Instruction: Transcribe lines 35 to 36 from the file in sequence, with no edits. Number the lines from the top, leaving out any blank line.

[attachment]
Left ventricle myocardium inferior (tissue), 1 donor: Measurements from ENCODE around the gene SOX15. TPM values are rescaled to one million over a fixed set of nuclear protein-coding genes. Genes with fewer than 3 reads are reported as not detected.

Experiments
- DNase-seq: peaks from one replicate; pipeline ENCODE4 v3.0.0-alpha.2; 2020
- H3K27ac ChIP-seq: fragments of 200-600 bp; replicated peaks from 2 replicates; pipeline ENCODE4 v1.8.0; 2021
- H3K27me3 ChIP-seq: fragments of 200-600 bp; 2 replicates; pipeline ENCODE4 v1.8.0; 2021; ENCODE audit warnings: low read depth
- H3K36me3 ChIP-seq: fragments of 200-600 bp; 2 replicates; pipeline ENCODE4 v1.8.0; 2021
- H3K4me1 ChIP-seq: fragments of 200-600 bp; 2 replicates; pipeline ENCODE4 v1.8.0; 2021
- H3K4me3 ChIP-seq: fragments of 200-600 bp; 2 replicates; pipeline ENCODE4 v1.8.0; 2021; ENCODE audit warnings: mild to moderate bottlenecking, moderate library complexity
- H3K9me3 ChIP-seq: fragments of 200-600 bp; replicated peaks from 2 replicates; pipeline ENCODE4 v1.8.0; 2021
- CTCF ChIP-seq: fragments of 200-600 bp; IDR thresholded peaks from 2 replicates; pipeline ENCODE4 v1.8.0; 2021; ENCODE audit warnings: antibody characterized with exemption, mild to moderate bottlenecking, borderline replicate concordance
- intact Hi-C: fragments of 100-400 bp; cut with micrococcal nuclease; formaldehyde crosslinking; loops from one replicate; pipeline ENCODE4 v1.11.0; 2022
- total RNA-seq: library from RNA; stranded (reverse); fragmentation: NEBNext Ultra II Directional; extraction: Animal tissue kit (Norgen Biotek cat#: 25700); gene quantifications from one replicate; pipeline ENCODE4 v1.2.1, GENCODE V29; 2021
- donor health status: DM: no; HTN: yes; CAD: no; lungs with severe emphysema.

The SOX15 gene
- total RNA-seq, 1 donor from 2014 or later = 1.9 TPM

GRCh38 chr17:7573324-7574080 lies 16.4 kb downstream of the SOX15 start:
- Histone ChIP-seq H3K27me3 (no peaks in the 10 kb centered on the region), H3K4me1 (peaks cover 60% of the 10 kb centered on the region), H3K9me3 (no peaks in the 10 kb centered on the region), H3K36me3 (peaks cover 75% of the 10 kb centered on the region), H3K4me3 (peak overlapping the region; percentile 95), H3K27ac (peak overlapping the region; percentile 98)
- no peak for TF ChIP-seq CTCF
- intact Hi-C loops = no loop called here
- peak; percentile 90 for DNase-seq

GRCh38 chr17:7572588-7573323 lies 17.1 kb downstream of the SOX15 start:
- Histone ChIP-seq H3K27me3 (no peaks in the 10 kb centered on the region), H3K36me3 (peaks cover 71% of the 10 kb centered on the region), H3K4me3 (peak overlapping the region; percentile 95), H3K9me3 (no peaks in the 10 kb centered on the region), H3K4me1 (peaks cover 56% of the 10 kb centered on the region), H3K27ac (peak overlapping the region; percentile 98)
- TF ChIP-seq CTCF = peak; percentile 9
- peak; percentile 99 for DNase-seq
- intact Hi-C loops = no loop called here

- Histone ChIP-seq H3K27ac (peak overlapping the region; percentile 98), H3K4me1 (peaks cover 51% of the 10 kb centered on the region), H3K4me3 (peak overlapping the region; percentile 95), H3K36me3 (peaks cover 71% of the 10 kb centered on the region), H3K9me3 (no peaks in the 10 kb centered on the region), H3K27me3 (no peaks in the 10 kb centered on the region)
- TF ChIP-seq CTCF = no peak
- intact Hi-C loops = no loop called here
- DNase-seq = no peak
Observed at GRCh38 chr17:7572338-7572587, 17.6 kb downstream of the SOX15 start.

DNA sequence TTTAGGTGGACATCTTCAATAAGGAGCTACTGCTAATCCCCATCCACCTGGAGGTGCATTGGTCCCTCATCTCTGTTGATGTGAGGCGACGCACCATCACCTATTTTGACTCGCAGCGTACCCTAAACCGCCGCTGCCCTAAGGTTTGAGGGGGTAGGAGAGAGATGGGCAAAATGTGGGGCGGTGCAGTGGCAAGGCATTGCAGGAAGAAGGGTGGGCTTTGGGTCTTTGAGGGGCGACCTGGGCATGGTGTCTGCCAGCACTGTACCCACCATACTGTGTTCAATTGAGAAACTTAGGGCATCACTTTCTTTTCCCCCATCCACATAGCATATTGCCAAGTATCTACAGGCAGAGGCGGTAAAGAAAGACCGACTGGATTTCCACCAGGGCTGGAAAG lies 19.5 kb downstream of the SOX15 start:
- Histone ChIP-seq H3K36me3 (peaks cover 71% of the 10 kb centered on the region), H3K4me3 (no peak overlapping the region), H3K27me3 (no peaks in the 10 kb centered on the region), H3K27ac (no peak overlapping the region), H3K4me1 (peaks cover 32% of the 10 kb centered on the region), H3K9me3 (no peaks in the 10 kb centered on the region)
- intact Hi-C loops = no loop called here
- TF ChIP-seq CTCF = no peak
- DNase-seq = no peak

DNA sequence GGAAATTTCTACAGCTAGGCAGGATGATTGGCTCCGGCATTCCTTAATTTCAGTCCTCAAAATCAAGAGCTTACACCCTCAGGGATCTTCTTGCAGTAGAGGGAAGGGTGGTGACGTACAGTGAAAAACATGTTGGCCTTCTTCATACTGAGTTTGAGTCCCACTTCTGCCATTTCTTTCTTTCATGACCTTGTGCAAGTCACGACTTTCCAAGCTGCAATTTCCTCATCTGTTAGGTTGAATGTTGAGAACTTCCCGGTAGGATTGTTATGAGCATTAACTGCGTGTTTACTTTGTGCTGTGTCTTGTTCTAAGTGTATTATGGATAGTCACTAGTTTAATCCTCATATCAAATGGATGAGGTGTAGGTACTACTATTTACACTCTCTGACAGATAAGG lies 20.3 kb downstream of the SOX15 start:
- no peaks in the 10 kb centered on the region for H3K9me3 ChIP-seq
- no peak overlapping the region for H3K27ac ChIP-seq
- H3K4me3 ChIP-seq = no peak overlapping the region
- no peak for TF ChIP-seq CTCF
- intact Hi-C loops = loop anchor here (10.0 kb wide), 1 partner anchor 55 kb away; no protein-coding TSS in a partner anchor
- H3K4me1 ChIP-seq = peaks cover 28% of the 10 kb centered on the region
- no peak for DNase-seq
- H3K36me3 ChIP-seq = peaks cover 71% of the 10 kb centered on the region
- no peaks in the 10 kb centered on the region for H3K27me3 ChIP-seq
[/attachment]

- DNase-seq = no peak

DNA sequence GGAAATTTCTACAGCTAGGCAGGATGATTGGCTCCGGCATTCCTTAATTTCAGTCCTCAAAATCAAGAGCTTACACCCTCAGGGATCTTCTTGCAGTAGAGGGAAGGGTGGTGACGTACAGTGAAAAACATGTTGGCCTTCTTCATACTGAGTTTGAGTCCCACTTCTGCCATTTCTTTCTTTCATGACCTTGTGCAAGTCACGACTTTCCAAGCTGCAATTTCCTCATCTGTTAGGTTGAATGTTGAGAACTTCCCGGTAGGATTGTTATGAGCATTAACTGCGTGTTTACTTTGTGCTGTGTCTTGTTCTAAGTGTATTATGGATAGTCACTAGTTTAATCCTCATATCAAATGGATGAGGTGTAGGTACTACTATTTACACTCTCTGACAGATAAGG lies 20.3 kb downstream of the SOX15 start: